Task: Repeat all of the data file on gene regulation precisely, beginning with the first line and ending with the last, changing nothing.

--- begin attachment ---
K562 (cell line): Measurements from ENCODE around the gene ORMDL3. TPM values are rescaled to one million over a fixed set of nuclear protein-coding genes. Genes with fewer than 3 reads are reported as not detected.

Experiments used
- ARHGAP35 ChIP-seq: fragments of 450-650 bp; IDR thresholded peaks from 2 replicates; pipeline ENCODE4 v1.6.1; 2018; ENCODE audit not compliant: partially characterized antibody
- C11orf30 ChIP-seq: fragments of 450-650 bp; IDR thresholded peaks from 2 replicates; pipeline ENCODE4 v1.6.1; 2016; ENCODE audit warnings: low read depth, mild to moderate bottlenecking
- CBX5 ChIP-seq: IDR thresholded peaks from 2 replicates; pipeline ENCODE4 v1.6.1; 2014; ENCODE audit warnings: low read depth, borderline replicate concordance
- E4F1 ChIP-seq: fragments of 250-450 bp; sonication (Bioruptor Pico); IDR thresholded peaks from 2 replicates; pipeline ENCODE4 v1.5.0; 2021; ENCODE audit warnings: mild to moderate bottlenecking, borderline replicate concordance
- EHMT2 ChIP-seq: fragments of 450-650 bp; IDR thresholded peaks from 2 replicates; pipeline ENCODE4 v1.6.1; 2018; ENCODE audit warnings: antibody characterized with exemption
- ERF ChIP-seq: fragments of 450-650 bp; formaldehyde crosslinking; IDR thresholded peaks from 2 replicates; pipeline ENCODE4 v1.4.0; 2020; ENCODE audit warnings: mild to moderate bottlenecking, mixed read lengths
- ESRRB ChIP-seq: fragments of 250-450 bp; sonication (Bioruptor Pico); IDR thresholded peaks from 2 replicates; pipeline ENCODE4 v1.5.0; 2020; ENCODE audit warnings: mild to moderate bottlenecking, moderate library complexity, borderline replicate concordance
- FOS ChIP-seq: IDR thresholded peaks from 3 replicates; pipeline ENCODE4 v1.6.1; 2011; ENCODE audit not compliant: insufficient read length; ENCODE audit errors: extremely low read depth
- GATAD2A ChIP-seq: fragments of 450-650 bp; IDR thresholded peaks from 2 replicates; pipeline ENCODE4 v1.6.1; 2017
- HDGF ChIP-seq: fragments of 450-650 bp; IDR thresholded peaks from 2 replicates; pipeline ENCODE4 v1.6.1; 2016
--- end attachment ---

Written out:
K562 (cell line): Measurements from ENCODE around the gene ORMDL3. TPM values are rescaled to one million over a fixed set of nuclear protein-coding genes. Genes with fewer than 3 reads are reported as not detected.

Experiments used
- ARHGAP35 ChIP-seq: fragments of 450-650 bp; IDR thresholded peaks from 2 replicates; pipeline ENCODE4 v1.6.1; 2018; ENCODE audit not compliant: partially characterized antibody
- C11orf30 ChIP-seq: fragments of 450-650 bp; IDR thresholded peaks from 2 replicates; pipeline ENCODE4 v1.6.1; 2016; ENCODE audit warnings: low read depth, mild to moderate bottlenecking
- CBX5 ChIP-seq: IDR thresholded peaks from 2 replicates; pipeline ENCODE4 v1.6.1; 2014; ENCODE audit warnings: low read depth, borderline replicate concordance
- E4F1 ChIP-seq: fragments of 250-450 bp; sonication (Bioruptor Pico); IDR thresholded peaks from 2 replicates; pipeline ENCODE4 v1.5.0; 2021; ENCODE audit warnings: mild to moderate bottlenecking, borderline replicate concordance
- EHMT2 ChIP-seq: fragments of 450-650 bp; IDR thresholded peaks from 2 replicates; pipeline ENCODE4 v1.6.1; 2018; ENCODE audit warnings: antibody characterized with exemption
- ERF ChIP-seq: fragments of 450-650 bp; formaldehyde crosslinking; IDR thresholded peaks from 2 replicates; pipeline ENCODE4 v1.4.0; 2020; ENCODE audit warnings: mild to moderate bottlenecking, mixed read lengths
- ESRRB ChIP-seq: fragments of 250-450 bp; sonication (Bioruptor Pico); IDR thresholded peaks from 2 replicates; pipeline ENCODE4 v1.5.0; 2020; ENCODE audit warnings: mild to moderate bottlenecking, moderate library complexity, borderline replicate concordance
- FOS ChIP-seq: IDR thresholded peaks from 3 replicates; pipeline ENCODE4 v1.6.1; 2011; ENCODE audit not compliant: insufficient read length; ENCODE audit errors: extremely low read depth
- GATAD2A ChIP-seq: fragments of 450-650 bp; IDR thresholded peaks from 2 replicates; pipeline ENCODE4 v1.6.1; 2017
- HDGF ChIP-seq: fragments of 450-650 bp; IDR thresholded peaks from 2 replicates; pipeline ENCODE4 v1.6.1; 2016